• As Britain’s Daily Telegraph reported over the weekend, Harry Potter creator J.K. Rowling has been “unmasked” as the author of The Cuckoo’s Calling, a more-or-less classic-style private-eye novel released in April by Mulholland Books. The work had been touted as a debut effort by the pseudonymous Robert Galbraith, whose credentials are presented thusly on “After several years with the Royal Military Police, Robert Galbraith was attached to the SIB (Special Investigative Branch), the plain-clothes branch of the RMP. He left the military in 2003 and has been working since then in the civilian security industry. The idea for [P.I.] Cormoran Strike grew directly out of his own experiences and those of his military friends who returned to the civilian world.” Readers taken in by this publishing deception might now reassess their reaction to The Cuckoo’s Calling. For her own part, Rowling regrets that her cover was blown so quickly. In a statement quoted by January Magazine, the best-selling author said, “I hoped to keep this secret a little longer because being Robert Galbraith has been such a liberating experience. It has been wonderful to publish without hype or expectation, and pure pleasure to get feedback from publishers and readers under a different name.”

• I like this quote from Damien Walter, who wrote a piece in The Guardian yesterday about why today’s technology has done little to enhance the experience of reading a novel:
A book is an app written in the raw language of the mind that interfaces the reader with the powerful imagination of a great writer. That reader-writer relationship is interactive in the truest sense--the pure interaction of one imagination with another. But it's also hard work. You have to learn to read and you have to read a lot. It doesn't happen if you just sit and twiddle your thumbs, unlike video games.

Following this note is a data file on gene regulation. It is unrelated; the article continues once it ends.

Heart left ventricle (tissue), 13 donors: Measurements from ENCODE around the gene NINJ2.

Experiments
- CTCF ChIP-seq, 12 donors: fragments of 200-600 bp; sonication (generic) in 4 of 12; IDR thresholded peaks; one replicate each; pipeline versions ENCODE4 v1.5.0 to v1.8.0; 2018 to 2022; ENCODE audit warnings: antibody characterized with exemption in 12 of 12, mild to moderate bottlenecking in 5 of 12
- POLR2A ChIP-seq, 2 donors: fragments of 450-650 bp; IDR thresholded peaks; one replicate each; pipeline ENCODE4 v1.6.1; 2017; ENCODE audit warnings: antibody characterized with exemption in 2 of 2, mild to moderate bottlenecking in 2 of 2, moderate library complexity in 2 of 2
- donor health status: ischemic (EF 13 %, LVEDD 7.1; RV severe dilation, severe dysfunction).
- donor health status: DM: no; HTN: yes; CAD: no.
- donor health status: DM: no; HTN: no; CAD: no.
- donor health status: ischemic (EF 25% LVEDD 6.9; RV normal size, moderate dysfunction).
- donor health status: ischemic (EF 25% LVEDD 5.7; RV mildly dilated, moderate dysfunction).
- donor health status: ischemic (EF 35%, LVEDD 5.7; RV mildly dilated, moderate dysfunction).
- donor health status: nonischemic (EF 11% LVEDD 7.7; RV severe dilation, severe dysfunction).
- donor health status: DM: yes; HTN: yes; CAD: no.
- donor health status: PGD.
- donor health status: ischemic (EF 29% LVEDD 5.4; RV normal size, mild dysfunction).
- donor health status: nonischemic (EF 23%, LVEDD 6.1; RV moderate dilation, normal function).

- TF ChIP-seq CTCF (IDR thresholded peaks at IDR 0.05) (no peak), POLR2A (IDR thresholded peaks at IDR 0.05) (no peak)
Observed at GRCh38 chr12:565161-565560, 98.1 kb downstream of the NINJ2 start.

All the bells and whistles of digital interactivity do is get in the way of the language. Stopping the reader to ask what they want to do is about as enhancing as barging into a darkened cinema with a flashlight. When it comes to novels, the only job of an iPad is to provide a convenient platform to read on, then get the hell out of the way and let the language do its work.
• Author Ronald Tierney is looking for reader input to a survey he hopes will identify the “‘top’ five or ten movies directed by Alfred Hitchcock.” More information is available here.

Yikes! The original Ronald McDonald.

• Crime fiction inspires a real crime: “A woman who took offence to a passage in a book written by Val McDermid nearly 30 years ago was convicted of common assault on Tuesday for throwing ink over the writer at a book signing. ... Sandra Botham, of Hendon, had harboured a grudge against the best-selling author McDermid over a paragraph in the 1985 novel A Suitable Job for a Woman, which refers to a woman called Sandra who was shaped ‘like a Michelin Man.’” More here.

• And if I were in Los Angeles, I’d definitely want to tour the new Becoming L.A. exhibit hall at the Natural History Museum.